The 411 on Dorm Room Sleep
So, you’re off to college? Congratulations! You’re in for a great experience intellectually, socially and hopefully, educationally. (Your parents hope so, too.)
Dorm room living is exciting. And even though getting enough sleep isn’t always high on a college student’s priority list, your sleep will be more important to your health than ever — especially when you’re staying up into the wee hours, er, studying.
And while you’ve got a long list of things to pack (comfy shoes) and not to pack (anything your roommate already has), we’re going to add a few more necessities to your list. Here’s what you need to know about getting the best sleep you can in the dorms.
Find out your dorm room mattress size
Most likely, your campus dorm will not allow you to bring your own mattress. Dorm rooms provide certain furniture, and you’re generally required to keep that furniture in the room, though you can often determine how you want to arrange it.
Many schools provide twin XL mattresses as part of the dorm room furniture. Twin XL mattresses are about five inches longer than standard twin mattress, which is useful if you’re tall. Since the length difference is substantial, you’ll need sheets that fit either a twin mattress or a twin XL. They don’t work interchangeably. So, be sure to find out from campus housing which type of bed you can expect.
Buy bedding you love
When your dorm mattress is provided for you, you don’t have much control over how comfortable it is. You do have control over the rest of your bedding though, so don’t skimp on high quality sheets. Again, here’s where you need to know whether you’ll sleep on a twin or twin XL mattress.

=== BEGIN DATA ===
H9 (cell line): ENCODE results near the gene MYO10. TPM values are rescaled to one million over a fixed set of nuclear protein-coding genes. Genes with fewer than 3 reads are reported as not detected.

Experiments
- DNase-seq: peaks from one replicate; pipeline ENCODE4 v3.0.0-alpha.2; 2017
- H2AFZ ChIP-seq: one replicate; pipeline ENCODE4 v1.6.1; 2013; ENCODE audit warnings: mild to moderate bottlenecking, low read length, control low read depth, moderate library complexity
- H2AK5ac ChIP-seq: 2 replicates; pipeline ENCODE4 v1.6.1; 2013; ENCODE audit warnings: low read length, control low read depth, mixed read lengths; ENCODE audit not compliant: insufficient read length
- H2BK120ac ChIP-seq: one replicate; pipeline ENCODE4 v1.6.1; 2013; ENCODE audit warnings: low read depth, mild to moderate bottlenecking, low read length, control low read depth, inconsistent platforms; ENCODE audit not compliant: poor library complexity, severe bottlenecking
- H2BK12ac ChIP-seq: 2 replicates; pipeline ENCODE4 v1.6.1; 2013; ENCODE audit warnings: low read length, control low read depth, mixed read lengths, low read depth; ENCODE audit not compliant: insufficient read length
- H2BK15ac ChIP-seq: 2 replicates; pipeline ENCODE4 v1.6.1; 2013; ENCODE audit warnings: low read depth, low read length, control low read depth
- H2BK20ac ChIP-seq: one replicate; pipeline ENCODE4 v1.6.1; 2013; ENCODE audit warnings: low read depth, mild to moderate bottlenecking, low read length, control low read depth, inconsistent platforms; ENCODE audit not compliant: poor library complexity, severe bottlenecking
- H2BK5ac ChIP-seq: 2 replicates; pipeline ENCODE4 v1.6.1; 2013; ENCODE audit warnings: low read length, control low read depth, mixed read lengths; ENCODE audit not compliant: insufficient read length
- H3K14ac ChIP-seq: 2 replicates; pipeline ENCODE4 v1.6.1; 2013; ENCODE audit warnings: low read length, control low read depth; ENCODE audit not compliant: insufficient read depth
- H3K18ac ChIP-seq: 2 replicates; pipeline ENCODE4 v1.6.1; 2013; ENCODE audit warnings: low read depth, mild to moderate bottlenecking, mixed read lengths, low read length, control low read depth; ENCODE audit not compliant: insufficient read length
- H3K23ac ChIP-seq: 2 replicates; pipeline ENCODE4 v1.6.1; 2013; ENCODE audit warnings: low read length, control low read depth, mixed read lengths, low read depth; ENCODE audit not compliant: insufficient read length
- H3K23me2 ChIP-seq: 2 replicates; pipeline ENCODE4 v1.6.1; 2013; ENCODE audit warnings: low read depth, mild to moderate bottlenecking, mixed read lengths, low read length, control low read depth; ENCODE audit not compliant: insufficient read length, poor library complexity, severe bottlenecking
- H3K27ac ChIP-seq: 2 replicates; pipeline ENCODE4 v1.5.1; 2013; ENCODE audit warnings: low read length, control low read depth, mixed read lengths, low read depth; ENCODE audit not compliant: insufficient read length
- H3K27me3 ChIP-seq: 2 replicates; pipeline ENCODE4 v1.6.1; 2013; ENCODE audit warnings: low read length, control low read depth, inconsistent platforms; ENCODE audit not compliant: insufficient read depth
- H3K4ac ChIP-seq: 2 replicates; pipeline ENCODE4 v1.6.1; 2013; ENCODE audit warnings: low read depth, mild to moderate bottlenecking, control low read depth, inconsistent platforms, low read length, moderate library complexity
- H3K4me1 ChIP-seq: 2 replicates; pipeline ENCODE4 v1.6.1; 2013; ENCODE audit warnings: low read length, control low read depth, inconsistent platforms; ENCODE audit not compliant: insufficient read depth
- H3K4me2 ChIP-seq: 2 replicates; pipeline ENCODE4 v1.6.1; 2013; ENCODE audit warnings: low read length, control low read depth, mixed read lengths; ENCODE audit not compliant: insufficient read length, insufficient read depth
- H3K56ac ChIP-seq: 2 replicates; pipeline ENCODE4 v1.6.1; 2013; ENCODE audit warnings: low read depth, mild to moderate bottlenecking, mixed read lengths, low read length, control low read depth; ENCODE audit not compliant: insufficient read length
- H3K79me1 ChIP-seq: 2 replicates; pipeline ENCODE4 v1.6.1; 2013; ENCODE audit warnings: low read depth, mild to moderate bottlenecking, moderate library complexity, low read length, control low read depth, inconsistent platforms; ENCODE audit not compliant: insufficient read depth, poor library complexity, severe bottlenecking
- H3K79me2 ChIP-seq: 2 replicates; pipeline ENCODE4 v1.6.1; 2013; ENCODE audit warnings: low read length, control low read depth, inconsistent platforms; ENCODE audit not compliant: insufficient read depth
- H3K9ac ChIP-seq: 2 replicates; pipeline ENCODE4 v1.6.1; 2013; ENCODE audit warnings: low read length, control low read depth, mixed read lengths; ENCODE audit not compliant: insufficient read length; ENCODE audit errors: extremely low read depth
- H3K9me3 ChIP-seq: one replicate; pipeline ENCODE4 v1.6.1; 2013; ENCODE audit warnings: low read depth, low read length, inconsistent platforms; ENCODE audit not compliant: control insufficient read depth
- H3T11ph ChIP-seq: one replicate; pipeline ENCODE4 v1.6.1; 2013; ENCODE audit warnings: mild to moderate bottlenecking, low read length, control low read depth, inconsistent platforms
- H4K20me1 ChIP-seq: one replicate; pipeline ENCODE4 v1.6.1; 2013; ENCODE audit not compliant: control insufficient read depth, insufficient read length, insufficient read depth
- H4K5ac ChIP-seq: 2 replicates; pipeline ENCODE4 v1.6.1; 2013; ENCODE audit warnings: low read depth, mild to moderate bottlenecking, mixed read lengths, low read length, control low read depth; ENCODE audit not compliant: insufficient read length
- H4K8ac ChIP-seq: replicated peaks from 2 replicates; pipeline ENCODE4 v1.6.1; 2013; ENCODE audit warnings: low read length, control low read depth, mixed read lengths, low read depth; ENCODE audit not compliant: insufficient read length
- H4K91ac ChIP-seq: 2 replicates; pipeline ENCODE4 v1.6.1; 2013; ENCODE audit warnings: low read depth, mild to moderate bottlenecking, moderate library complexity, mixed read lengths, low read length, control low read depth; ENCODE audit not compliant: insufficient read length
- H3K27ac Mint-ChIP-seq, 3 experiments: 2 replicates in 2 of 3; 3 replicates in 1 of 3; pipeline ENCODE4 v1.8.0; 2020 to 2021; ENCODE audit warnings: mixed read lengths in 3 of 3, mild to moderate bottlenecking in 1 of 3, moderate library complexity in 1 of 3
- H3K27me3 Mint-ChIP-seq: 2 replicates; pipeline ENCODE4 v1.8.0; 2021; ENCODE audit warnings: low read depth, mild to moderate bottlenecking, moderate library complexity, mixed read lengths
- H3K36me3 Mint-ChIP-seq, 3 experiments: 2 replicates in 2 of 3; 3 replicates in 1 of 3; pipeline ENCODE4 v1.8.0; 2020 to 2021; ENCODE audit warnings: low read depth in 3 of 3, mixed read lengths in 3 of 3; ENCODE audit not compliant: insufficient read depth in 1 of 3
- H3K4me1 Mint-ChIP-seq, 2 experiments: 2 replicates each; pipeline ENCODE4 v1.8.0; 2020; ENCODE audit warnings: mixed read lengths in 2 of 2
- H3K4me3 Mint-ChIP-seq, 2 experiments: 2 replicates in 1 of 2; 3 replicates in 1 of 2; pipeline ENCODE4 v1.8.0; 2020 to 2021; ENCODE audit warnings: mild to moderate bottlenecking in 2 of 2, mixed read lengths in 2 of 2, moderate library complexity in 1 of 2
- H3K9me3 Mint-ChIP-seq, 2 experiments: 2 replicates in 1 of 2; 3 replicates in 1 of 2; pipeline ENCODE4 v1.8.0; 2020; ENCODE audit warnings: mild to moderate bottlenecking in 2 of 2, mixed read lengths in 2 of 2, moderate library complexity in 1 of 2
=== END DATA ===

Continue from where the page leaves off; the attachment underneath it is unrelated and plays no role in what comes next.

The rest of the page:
Consider bringing two sets of sheets with you so you can make your bed with one set while the other gets washed. Or sits in the dirty clothes hamper for weeks. Either way, an extra set will save you from dashing to the laundry room after midnight, hoping that your fitted sheet is finally dry.
In addition to nice sheets, get a comforter that’s durable and suits your typical sleeping temperature. Forego a down comforter if you tend to sleep hot. Since you’ll spend a good deal of time lounging on your bed, think twice before choosing a white comforter or duvet cover.
Go for extra pillows
For your dorm bed, you’ll need comfortable pillows and you’ll need more than one. In a small dorm room — and most are small — your bed will double as your couch. You’ll read, do homework, chat with friends, and just generally lounge on your bed. And since dorm beds are often placed against walls, you can stack pillows across the wall for back support.
Good luck, have fun and try to get a little sleep this semester!